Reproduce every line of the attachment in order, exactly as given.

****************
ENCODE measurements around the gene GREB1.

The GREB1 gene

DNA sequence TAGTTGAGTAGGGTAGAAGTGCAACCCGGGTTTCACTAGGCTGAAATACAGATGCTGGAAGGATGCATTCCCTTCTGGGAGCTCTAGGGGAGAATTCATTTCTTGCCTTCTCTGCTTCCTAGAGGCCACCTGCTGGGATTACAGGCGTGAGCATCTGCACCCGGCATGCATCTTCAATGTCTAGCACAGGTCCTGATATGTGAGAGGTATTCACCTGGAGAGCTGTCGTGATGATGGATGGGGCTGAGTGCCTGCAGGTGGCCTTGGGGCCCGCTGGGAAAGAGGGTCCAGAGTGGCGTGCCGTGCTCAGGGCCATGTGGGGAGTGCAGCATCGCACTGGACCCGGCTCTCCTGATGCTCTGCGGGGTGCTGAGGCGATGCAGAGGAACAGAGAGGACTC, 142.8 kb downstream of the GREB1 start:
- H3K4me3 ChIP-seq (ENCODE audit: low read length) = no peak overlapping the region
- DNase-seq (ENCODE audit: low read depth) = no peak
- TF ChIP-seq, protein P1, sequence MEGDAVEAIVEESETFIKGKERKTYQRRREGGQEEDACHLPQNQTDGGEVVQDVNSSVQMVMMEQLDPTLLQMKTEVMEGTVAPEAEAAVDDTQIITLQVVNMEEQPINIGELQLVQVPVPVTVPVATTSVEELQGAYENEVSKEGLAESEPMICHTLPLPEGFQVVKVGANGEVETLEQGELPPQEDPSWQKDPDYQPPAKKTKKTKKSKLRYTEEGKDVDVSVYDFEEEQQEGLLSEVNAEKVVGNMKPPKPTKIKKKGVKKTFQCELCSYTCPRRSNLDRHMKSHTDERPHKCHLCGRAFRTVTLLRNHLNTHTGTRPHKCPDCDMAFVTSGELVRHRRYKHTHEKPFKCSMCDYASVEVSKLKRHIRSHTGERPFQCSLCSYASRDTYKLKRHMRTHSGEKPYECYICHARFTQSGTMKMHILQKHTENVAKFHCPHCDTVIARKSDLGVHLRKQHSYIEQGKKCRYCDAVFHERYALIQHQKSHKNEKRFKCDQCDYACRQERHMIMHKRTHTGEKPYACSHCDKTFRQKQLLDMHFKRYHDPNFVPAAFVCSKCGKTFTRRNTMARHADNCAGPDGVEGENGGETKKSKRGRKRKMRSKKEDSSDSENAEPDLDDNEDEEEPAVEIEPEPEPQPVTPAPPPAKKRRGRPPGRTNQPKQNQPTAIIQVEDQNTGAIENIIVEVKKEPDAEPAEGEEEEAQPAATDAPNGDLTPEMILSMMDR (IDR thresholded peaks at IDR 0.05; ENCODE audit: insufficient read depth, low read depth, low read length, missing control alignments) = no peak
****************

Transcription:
ENCODE measurements around the gene GREB1.

The GREB1 gene

DNA sequence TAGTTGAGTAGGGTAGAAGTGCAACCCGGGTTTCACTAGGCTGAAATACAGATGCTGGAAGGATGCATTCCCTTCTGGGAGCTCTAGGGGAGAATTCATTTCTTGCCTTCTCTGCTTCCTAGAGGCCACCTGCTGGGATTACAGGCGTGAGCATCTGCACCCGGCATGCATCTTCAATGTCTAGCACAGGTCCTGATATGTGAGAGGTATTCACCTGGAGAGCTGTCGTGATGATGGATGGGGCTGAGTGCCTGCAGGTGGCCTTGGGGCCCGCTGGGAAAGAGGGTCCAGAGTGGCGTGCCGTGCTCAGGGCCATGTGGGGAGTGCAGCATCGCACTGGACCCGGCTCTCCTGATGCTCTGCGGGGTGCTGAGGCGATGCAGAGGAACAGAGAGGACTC, 142.8 kb downstream of the GREB1 start:
- H3K4me3 ChIP-seq (ENCODE audit: low read length) = no peak overlapping the region
- DNase-seq (ENCODE audit: low read depth) = no peak
- TF ChIP-seq, protein P1, sequence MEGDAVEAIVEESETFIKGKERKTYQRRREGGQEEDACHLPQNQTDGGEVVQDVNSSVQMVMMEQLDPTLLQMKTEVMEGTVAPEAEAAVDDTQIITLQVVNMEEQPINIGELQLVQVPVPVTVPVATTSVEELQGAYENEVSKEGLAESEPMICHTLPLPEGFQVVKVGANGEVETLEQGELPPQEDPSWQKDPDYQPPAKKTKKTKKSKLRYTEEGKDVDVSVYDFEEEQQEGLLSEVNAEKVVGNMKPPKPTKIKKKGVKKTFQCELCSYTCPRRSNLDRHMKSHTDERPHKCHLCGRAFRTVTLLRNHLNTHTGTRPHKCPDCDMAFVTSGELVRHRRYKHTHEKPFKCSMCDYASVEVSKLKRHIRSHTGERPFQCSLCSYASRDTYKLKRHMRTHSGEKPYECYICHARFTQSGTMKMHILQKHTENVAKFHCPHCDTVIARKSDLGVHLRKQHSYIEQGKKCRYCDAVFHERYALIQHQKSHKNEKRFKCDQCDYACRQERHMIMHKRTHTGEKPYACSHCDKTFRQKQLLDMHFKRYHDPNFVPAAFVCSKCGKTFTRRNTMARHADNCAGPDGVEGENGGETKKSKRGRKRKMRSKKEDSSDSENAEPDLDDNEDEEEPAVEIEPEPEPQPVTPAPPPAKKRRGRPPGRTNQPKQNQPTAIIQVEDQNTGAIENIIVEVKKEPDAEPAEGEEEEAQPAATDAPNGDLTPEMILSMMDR (IDR thresholded peaks at IDR 0.05; ENCODE audit: insufficient read depth, low read depth, low read length, missing control alignments) = no peak